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Marcel Duchamp (French, 1887-1968)


Also known as:  Sélavy, Rrose

Birth Place: Blainville-Crevon (Seine-Maritime, Département de la, Haute-Normandie, France)

Marcel Duchamp was born in 1887 in France and is known for being a leader of what is now considered the modern art movement, along with Pablo Picasso and Henri Matisse. His unique way of depicting figures, as well as his interest in a variety of media, made him both memorable and sometimes controversial.

Marcel Duchamp attended school in Rouen, France, and grew up drawing and painting watercolors. He also enjoyed cartoons and began experimenting with oil painting at 14. A stint in the military at the early part of the 20th Century taught him typography and printing.

His brother, Jacques, was an established artist and helped him gain recognition by granting him access to exhibit at the Academie Royale de Peinture et du Sculpture. Early on, Duchamp broke away from so-called "retinal" art (meant simply to please the eye) and began painting in a more Cubist style, breaking up images of people and objects as if they were composed of shards of glass. He shunned, however, affiliation with any particular painting style, and his work throughout his career remained difficult to categorize.

In the years preceding the First World War, Duchamp became fascinated with expressing movement in the subjects of his paintings. Two of his most well known works, Sad Young Man on a Train (1911) and Nude Descending a Staircase, No. 2 (1912) are perfect examples of this interest. The latter was controversial both because no one knew exactly how to group it for exhibition and because in the US, it was a shocking deviation from more realistic art.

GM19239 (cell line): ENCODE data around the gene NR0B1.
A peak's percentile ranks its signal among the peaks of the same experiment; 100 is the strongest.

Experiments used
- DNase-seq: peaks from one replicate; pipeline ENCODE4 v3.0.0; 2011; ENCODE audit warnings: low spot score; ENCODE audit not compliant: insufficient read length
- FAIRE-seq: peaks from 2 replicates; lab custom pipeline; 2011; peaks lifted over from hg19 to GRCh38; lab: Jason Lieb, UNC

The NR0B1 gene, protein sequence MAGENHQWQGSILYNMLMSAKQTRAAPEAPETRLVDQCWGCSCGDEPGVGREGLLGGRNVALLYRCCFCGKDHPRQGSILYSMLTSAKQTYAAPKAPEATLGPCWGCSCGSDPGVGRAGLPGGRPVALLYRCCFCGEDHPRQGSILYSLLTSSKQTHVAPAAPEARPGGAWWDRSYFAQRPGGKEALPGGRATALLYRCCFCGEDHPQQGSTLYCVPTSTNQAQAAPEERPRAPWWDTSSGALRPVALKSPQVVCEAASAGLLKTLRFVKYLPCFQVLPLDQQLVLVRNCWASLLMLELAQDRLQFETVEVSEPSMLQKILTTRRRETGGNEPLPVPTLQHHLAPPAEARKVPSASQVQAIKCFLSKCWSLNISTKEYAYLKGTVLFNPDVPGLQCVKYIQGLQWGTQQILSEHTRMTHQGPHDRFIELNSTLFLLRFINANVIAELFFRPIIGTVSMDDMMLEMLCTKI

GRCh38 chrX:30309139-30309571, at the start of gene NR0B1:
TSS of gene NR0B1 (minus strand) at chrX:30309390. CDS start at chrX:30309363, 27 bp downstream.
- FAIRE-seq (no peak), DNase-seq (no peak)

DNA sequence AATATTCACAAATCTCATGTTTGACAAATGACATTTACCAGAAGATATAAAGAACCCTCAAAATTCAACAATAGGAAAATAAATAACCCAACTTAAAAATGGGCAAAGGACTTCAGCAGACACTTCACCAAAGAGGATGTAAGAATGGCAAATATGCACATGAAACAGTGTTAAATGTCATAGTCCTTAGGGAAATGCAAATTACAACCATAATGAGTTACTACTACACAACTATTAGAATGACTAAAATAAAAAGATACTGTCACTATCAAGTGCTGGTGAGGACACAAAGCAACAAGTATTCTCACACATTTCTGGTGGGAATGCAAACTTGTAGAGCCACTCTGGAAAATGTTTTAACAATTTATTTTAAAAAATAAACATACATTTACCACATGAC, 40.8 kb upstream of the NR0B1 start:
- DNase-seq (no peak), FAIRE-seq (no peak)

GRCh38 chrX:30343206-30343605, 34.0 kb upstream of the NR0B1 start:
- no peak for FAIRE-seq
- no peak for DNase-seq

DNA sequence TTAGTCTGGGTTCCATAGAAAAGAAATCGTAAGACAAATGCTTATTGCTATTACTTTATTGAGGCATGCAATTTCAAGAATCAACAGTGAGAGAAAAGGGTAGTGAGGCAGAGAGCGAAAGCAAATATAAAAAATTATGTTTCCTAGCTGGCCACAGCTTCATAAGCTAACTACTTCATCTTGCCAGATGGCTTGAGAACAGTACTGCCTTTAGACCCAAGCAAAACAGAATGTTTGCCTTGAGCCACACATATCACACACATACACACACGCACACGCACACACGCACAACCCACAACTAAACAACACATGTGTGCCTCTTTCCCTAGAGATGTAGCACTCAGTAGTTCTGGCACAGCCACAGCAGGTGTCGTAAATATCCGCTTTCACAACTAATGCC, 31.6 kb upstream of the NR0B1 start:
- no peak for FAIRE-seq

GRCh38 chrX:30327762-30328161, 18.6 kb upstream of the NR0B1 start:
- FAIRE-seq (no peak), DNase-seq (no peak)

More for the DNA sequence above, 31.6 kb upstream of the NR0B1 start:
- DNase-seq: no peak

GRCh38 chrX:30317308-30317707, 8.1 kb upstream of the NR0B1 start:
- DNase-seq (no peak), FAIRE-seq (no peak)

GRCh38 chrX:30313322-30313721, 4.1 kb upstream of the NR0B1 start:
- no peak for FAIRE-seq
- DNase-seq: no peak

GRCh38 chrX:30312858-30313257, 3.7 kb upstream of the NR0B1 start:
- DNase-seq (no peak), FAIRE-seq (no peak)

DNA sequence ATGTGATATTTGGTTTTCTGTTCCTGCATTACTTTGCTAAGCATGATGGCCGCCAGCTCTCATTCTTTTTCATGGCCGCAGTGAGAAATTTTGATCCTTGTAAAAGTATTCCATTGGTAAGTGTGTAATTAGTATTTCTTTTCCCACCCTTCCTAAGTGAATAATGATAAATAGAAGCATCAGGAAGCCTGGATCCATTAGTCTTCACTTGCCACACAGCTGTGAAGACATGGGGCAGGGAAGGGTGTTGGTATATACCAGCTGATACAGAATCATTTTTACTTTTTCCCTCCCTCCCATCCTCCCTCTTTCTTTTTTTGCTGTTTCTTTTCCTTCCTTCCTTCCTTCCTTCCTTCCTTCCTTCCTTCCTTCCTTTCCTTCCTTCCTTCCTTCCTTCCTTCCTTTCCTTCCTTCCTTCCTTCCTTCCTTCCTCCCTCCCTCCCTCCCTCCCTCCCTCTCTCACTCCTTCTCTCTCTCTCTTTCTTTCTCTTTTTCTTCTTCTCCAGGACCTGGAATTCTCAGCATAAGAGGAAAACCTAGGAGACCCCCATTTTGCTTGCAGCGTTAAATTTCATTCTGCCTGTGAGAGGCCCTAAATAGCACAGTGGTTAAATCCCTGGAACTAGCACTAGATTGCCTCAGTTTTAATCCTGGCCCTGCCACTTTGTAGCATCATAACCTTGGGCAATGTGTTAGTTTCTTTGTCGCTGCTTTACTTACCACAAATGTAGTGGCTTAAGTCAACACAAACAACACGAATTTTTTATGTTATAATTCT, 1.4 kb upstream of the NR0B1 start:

Duchamp immigrated to the United States in 1915, where he quickly became a celebrity and friend of many avant-garde artists and patrons. He created the Societe Anonyme in 1920, along with Man Ray, and became involved in art dealing and collecting.

He continued to produce two-dimensional and kinetic art, poetry and art manifestos, among other works, including "Readymades," found objects turned into art. A prime example of this is his L.H.O.O.Q. (1919), a parody of the Mona Lisa with mustache and goatee.

Ducamp remained involved in the art world until his death in 1968, although he spent many of his later years obsessed with playing chess. His final major work was Etant donnes, composed over 20 years between 1946 and 1966.

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